(Bloomberg) -- President Vladimir Putin pushed for a ceasefire in Libya as he held talks with some of the countries that support the warring sides in the North African nation.
Putin spoke on the phone with Mohammed Bin Zayed, deputy supreme commander of the United Arab Emirates armed forces, and Emir of Qatar Sheikh Tamim bin Hamad Al Thani, the Kremlin said on Saturday. That followed a conversation with Egypt’s President Abdel-Fattah El-Sisi on Friday.
Russia and Turkey, which backs opposite sides in the Libyan conflict, earlier this week called for a truce to start at midnight on Jan. 12. United Nations-backed Libyan Prime Minister Fayez al-Sarraj has agreed to suspend hostilities, Turkish Foreign Minister Mevlut Cavusoglu said Saturday, according to Russian news service RIA Novosti. Libyan military commander Khalifa Haftar rejected the proposal, Ahmed al-Mismari, a spokesman, said in a statement.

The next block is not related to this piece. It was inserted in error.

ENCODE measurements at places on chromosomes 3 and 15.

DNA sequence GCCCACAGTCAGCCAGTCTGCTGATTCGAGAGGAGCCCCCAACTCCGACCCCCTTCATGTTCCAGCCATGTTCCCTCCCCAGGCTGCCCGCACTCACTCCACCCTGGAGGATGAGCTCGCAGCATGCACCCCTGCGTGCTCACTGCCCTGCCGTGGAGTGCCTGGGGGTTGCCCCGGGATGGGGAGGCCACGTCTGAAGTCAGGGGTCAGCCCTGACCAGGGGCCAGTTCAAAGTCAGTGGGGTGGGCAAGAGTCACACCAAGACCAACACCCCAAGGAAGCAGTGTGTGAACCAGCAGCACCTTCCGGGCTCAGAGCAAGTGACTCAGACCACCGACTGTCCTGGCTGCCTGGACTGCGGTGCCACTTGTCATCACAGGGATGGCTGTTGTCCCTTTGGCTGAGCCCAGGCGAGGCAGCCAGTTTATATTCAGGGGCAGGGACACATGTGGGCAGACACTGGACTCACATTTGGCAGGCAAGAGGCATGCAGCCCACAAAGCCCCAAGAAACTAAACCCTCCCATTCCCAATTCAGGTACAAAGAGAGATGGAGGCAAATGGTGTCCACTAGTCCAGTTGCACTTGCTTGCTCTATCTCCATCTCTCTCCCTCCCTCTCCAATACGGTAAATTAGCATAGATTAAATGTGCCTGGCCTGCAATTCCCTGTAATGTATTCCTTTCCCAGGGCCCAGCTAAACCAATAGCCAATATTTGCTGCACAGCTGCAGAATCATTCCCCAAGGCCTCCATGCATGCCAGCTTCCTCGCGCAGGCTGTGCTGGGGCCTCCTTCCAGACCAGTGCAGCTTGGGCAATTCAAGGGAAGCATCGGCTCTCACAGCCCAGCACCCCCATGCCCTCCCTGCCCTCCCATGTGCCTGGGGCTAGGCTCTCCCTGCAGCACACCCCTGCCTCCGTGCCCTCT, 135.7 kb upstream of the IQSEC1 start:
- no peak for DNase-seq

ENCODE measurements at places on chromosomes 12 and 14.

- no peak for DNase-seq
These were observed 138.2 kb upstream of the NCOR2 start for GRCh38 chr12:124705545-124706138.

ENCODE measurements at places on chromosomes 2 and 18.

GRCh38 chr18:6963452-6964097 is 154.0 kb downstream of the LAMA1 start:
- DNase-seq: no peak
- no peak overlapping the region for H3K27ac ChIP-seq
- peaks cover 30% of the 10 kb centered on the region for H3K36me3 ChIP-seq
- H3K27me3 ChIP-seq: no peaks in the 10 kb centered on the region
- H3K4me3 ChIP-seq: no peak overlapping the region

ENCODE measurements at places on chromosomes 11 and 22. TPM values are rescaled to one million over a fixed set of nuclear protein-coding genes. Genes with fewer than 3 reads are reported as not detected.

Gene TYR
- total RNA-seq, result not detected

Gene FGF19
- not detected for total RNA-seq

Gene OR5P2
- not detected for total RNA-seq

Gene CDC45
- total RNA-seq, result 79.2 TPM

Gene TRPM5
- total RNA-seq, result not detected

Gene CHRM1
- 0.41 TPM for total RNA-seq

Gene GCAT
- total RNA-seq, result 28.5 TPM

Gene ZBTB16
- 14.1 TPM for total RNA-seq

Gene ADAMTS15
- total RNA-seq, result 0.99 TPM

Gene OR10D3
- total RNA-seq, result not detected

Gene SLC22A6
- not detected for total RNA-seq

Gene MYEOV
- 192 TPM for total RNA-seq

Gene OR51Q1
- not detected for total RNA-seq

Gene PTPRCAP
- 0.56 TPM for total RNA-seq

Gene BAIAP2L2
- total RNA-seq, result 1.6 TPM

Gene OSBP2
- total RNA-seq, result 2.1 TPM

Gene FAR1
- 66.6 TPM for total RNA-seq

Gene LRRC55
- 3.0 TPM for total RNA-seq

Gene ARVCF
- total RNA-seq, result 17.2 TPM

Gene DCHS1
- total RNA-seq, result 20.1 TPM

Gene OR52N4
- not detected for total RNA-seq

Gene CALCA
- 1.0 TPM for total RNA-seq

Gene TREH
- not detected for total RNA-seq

OPEC member Libya is divided between competing administrations after a 2011 NATO-backed uprising ousted Muammar Qaddafi. Their conflict has turned into an increasingly deadly proxy war between regional powers.
(Updates lead to show countries support warring sides.)
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